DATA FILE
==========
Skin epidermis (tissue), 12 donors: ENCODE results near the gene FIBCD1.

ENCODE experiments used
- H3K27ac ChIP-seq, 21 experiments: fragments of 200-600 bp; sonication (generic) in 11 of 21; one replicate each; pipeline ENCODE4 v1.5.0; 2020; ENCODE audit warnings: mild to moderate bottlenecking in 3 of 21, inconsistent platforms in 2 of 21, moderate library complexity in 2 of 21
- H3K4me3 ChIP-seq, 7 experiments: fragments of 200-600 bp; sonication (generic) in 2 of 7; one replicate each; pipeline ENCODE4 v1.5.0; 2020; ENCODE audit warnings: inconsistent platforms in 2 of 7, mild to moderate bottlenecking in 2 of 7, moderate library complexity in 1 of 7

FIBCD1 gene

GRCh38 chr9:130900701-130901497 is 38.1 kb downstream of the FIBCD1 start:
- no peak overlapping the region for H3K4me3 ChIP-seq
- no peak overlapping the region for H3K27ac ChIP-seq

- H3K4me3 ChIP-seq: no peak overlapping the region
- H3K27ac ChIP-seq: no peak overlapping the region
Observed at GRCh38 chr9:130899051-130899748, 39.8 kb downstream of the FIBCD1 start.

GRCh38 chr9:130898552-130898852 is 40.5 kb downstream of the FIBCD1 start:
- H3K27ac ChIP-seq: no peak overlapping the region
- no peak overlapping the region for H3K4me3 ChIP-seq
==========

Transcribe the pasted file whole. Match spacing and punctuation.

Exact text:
Skin epidermis (tissue), 12 donors: ENCODE results near the gene FIBCD1.

ENCODE experiments used
- H3K27ac ChIP-seq, 21 experiments: fragments of 200-600 bp; sonication (generic) in 11 of 21; one replicate each; pipeline ENCODE4 v1.5.0; 2020; ENCODE audit warnings: mild to moderate bottlenecking in 3 of 21, inconsistent platforms in 2 of 21, moderate library complexity in 2 of 21
- H3K4me3 ChIP-seq, 7 experiments: fragments of 200-600 bp; sonication (generic) in 2 of 7; one replicate each; pipeline ENCODE4 v1.5.0; 2020; ENCODE audit warnings: inconsistent platforms in 2 of 7, mild to moderate bottlenecking in 2 of 7, moderate library complexity in 1 of 7

FIBCD1 gene

GRCh38 chr9:130900701-130901497 is 38.1 kb downstream of the FIBCD1 start:
- no peak overlapping the region for H3K4me3 ChIP-seq
- no peak overlapping the region for H3K27ac ChIP-seq

- H3K4me3 ChIP-seq: no peak overlapping the region
- H3K27ac ChIP-seq: no peak overlapping the region
Observed at GRCh38 chr9:130899051-130899748, 39.8 kb downstream of the FIBCD1 start.

GRCh38 chr9:130898552-130898852 is 40.5 kb downstream of the FIBCD1 start:
- H3K27ac ChIP-seq: no peak overlapping the region
- no peak overlapping the region for H3K4me3 ChIP-seq